NARRATION: And preoccupation with mothers’ time has contributed to the enduring one-sidedness of our public conversations about raising kids.
ELLEN GOODMAN (COLUMNIST, THE BOSTON GLOBE, 1974-2010): What about the fathers? We kind of let them off the hook.
BRIGID SCHULTE: Nobody was telling fathers that it was time for them to leave work earlier or spend more time with their kids. Nobody was telling fathers that they needed to quit their jobs, that they weren’t doing the right thing with their lives.
NARRATION: Since 1965, married fathers have nearly tripled the amount of childcare they do – good news that’s tempered by one nagging fact.
PAUL RAEBURN (AUTHOR OF “DO FATHERS MATTER?”): Mothers still spend almost twice as much time with their kids as fathers do, but the gap is shrinking. And we should encourage families to make sure that gap shrinks and disappears.
NARRATION: Research suggests that fathers taking part in childcare produce a whole host of benefits for children, from better language skills to more empathy.And fathers who get involved early tend to stay that way.
PAUL RAEBURN: Fathers are important emotionally to children. Fathers are important in terms of play and the time they spend with them. Fathers who spend time with their kids, even from the very earliest moments after birth, are likely to have better connections, things that can last a lifetime.
BRIGID SCHULTE: In those early moments when the baby first comes home, that’s when the family dynamics get set. What’s the one policy change that could really make a difference for, for women, for work in family, for gender issues? And more than anything I’ll say, ‘Parental leave for dads. Solo parental leave for dads.’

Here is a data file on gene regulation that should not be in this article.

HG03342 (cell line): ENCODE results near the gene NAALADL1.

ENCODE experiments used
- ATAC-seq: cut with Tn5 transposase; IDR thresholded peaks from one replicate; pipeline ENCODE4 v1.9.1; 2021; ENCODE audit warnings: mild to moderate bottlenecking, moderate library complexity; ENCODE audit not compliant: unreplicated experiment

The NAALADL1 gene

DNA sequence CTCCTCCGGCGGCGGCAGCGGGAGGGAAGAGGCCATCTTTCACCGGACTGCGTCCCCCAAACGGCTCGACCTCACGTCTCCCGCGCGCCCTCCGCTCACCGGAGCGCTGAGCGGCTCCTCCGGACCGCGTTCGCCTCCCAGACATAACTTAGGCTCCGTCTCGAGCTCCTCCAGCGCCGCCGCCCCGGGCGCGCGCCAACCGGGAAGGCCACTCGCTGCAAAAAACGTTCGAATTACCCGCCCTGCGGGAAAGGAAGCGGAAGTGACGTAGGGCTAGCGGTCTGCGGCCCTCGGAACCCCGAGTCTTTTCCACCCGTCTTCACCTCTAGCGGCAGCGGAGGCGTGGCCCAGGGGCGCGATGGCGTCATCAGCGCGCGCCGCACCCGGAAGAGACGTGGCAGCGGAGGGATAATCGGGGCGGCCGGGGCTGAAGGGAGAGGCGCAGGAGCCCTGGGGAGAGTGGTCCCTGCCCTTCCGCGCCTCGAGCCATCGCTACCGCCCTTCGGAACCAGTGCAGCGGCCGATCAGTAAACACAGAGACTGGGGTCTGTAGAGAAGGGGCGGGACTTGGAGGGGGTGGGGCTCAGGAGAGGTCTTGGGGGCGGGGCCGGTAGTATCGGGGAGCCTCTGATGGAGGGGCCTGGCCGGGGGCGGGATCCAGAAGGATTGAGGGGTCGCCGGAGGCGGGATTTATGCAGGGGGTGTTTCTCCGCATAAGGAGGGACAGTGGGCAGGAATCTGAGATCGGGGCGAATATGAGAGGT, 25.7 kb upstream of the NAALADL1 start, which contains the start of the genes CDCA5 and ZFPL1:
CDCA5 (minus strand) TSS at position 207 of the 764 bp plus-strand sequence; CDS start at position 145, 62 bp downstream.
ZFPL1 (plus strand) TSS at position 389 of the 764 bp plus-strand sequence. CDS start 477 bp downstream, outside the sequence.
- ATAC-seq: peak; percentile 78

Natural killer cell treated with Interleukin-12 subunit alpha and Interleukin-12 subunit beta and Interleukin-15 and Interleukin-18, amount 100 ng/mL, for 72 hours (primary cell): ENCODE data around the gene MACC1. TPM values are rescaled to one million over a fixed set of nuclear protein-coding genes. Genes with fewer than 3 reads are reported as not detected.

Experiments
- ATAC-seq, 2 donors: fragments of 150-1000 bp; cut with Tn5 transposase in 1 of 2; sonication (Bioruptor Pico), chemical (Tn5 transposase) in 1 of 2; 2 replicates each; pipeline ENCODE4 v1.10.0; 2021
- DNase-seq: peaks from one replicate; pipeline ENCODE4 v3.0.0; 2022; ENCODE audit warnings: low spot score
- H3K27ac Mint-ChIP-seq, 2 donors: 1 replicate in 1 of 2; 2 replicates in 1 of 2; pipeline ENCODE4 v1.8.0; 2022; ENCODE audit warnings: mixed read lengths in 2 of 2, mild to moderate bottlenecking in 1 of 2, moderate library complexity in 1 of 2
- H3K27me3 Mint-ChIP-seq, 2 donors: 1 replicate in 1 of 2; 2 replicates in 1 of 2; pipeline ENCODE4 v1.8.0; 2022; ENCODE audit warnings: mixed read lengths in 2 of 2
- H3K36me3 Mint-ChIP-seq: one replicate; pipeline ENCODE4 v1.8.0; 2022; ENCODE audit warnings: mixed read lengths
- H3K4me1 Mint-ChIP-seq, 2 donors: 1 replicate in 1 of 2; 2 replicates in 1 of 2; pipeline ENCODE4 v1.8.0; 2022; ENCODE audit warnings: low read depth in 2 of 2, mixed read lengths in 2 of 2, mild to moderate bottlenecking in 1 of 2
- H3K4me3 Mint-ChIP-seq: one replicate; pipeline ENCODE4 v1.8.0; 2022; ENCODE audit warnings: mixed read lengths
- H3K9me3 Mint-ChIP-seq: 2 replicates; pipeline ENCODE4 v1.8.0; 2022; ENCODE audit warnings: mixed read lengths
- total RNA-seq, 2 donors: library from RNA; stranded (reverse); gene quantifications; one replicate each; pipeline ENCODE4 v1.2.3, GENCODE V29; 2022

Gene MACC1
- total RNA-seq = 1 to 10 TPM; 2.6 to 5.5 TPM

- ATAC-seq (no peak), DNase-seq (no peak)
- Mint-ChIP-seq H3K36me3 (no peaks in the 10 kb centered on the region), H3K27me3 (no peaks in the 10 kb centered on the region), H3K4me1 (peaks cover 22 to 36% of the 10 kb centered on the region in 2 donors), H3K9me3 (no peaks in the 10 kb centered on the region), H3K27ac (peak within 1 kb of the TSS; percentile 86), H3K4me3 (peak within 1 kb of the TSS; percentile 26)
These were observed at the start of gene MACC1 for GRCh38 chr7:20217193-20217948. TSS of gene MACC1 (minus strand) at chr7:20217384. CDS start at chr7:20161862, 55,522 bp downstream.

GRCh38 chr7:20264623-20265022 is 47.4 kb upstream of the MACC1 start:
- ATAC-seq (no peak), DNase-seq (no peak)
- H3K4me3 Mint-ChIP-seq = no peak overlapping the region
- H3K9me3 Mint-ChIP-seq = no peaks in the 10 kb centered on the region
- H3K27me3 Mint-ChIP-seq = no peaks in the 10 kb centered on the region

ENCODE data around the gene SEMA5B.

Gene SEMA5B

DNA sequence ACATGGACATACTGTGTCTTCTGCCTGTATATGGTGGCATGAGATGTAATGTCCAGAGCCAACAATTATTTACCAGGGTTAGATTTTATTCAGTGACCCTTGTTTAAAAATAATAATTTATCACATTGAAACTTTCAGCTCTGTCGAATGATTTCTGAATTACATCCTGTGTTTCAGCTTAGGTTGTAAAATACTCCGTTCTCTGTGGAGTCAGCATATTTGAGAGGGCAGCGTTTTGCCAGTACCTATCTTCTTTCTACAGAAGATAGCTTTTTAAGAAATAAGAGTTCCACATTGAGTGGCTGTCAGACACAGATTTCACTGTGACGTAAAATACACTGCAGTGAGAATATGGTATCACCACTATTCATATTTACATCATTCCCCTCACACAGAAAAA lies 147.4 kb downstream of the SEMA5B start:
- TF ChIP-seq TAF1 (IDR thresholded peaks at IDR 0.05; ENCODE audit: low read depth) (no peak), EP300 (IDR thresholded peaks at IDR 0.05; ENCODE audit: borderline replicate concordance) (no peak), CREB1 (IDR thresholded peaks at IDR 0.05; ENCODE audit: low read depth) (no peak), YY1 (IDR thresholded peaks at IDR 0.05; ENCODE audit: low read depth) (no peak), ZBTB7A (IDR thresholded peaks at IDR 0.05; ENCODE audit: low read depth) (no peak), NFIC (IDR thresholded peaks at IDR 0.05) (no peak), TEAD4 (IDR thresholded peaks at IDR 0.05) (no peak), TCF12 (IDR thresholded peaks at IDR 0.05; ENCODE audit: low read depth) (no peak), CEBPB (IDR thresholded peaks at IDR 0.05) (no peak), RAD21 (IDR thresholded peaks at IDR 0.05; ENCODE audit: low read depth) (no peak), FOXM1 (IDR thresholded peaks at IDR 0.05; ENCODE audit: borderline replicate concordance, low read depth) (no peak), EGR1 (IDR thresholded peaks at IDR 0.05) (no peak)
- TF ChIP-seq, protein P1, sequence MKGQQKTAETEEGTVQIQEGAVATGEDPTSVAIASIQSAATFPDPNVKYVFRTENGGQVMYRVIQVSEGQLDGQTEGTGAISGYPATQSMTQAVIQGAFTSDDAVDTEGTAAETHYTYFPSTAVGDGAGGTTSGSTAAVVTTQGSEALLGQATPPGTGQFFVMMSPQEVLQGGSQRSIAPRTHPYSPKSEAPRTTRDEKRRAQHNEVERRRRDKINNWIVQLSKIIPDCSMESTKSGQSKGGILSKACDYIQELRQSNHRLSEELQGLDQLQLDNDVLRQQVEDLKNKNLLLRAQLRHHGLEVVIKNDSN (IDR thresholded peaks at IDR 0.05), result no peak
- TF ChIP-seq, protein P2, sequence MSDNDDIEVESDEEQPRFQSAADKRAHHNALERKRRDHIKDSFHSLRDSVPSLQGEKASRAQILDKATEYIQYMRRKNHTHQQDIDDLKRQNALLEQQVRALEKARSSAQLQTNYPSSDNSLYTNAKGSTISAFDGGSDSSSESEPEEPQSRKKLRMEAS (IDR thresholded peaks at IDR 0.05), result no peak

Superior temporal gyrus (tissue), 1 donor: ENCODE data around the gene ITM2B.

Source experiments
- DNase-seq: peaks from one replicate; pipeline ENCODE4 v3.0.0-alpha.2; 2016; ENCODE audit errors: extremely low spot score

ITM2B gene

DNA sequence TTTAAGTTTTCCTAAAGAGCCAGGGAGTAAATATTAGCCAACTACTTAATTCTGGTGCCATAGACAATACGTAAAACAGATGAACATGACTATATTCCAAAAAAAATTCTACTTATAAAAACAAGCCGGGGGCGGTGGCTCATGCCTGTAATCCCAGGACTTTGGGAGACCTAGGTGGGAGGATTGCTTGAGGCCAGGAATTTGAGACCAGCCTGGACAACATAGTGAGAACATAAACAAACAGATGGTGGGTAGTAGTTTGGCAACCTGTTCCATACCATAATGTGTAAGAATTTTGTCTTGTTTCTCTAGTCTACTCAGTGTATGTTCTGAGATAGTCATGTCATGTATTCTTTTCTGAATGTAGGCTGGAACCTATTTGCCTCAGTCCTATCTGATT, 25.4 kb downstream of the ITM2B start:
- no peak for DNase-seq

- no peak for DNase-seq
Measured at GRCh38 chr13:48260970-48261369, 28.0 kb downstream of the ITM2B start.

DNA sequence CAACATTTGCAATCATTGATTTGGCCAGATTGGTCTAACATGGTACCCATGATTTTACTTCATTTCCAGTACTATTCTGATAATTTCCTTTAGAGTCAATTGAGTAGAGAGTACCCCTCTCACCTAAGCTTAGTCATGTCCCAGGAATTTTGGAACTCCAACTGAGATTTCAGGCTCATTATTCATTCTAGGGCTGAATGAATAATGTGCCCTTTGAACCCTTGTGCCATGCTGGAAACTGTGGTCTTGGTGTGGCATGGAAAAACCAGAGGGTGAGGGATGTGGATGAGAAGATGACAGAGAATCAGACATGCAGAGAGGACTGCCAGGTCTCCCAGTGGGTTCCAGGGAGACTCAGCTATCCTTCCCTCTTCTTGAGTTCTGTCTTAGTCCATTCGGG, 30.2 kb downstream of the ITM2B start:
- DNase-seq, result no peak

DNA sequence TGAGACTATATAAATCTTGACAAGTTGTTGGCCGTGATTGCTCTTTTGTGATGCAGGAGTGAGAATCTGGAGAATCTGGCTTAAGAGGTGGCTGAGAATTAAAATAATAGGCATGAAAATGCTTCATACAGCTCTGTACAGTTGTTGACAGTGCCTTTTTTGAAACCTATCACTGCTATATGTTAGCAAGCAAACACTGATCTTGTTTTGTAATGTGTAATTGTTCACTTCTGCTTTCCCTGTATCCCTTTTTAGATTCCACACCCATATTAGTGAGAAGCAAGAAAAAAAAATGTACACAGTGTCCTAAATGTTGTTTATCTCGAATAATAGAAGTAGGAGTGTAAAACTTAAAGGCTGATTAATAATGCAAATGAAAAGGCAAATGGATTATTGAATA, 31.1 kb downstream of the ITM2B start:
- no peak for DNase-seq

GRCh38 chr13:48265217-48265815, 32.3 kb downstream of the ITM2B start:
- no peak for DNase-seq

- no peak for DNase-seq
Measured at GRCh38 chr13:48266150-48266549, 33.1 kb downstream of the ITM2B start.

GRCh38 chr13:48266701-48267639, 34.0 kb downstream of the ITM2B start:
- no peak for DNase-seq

NARRATION: And some argue that discussion of those kinds of policies has been overshadowed in decades of debate over whether or not individual women should be working.
ELLEN GOODMAN: Because we’re featuring mommies throwing food at each other we’re not talking about the need for universal child care, the need for flexible hours. We haven’t had a real significant piece of national policy since the Family and Medical Leave Act which was 25 years ago.
BRIGID SCHULTE: And the fact that so many people are combining work and family is a real testament to individual families and their ingenuity because our companies, our culture and our, our national policies don’t make it easy.
ELLEN GOODMAN: The Mommy Wars is very parallel to the way the media covers everything. ‘Conflict R. Us.’, you know. ‘Let’s put it all in terms of a conflict.’
ARCHIVAL (THE DR. PHIL SHOW, 10-14-09):
DR. PHIL: You think working moms are selfish.
ARCHIVAL (CNN, ANDERSON LIVE, 1-11-12):
ANDERSON COOPER: You’re saying stay-at-home moms are lazy?
ELLEN GOODMAN: The media only does feelings that are absolute certainties hurled at each other. And that’s what happened with the Mommy Wars.